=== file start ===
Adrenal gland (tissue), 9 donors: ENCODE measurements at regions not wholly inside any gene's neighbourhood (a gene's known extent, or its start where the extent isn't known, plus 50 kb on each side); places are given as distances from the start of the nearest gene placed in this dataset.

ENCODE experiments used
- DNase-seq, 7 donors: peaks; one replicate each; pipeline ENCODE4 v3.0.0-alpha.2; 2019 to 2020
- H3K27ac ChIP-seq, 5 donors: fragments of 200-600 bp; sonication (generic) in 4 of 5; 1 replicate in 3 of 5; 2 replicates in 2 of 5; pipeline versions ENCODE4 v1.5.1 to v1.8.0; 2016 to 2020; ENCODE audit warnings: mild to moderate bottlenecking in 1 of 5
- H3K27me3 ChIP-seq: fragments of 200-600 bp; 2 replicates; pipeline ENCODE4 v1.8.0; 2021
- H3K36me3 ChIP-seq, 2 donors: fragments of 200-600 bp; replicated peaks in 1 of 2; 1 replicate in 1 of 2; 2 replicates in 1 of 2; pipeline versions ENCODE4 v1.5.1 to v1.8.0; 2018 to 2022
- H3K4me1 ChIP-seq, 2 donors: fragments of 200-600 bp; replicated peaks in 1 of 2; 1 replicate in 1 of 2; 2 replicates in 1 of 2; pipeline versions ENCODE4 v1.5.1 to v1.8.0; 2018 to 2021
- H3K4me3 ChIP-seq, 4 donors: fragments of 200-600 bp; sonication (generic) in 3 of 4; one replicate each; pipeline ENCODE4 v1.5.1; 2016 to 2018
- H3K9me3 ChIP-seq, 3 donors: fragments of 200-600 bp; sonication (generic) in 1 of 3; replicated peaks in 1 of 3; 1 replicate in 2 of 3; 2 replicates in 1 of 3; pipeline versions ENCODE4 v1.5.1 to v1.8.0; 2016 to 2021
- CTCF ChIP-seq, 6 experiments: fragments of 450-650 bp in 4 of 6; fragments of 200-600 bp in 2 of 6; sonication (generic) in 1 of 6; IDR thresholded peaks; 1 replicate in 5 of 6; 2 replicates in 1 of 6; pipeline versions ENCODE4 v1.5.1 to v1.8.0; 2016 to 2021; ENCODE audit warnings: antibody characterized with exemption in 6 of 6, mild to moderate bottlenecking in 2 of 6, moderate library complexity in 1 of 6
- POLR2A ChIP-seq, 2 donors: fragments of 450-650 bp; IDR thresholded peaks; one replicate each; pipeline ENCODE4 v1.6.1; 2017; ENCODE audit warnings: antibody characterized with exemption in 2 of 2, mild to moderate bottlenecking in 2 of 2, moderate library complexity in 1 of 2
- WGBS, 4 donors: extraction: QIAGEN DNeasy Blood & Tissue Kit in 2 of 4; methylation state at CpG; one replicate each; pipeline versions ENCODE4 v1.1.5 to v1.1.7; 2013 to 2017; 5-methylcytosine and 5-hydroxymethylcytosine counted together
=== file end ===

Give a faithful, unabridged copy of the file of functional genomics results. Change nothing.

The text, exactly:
Adrenal gland (tissue), 9 donors: ENCODE measurements at regions not wholly inside any gene's neighbourhood (a gene's known extent, or its start where the extent isn't known, plus 50 kb on each side); places are given as distances from the start of the nearest gene placed in this dataset.

ENCODE experiments used
- DNase-seq, 7 donors: peaks; one replicate each; pipeline ENCODE4 v3.0.0-alpha.2; 2019 to 2020
- H3K27ac ChIP-seq, 5 donors: fragments of 200-600 bp; sonication (generic) in 4 of 5; 1 replicate in 3 of 5; 2 replicates in 2 of 5; pipeline versions ENCODE4 v1.5.1 to v1.8.0; 2016 to 2020; ENCODE audit warnings: mild to moderate bottlenecking in 1 of 5
- H3K27me3 ChIP-seq: fragments of 200-600 bp; 2 replicates; pipeline ENCODE4 v1.8.0; 2021
- H3K36me3 ChIP-seq, 2 donors: fragments of 200-600 bp; replicated peaks in 1 of 2; 1 replicate in 1 of 2; 2 replicates in 1 of 2; pipeline versions ENCODE4 v1.5.1 to v1.8.0; 2018 to 2022
- H3K4me1 ChIP-seq, 2 donors: fragments of 200-600 bp; replicated peaks in 1 of 2; 1 replicate in 1 of 2; 2 replicates in 1 of 2; pipeline versions ENCODE4 v1.5.1 to v1.8.0; 2018 to 2021
- H3K4me3 ChIP-seq, 4 donors: fragments of 200-600 bp; sonication (generic) in 3 of 4; one replicate each; pipeline ENCODE4 v1.5.1; 2016 to 2018
- H3K9me3 ChIP-seq, 3 donors: fragments of 200-600 bp; sonication (generic) in 1 of 3; replicated peaks in 1 of 3; 1 replicate in 2 of 3; 2 replicates in 1 of 3; pipeline versions ENCODE4 v1.5.1 to v1.8.0; 2016 to 2021
- CTCF ChIP-seq, 6 experiments: fragments of 450-650 bp in 4 of 6; fragments of 200-600 bp in 2 of 6; sonication (generic) in 1 of 6; IDR thresholded peaks; 1 replicate in 5 of 6; 2 replicates in 1 of 6; pipeline versions ENCODE4 v1.5.1 to v1.8.0; 2016 to 2021; ENCODE audit warnings: antibody characterized with exemption in 6 of 6, mild to moderate bottlenecking in 2 of 6, moderate library complexity in 1 of 6
- POLR2A ChIP-seq, 2 donors: fragments of 450-650 bp; IDR thresholded peaks; one replicate each; pipeline ENCODE4 v1.6.1; 2017; ENCODE audit warnings: antibody characterized with exemption in 2 of 2, mild to moderate bottlenecking in 2 of 2, moderate library complexity in 1 of 2
- WGBS, 4 donors: extraction: QIAGEN DNeasy Blood & Tissue Kit in 2 of 4; methylation state at CpG; one replicate each; pipeline versions ENCODE4 v1.1.5 to v1.1.7; 2013 to 2017; 5-methylcytosine and 5-hydroxymethylcytosine counted together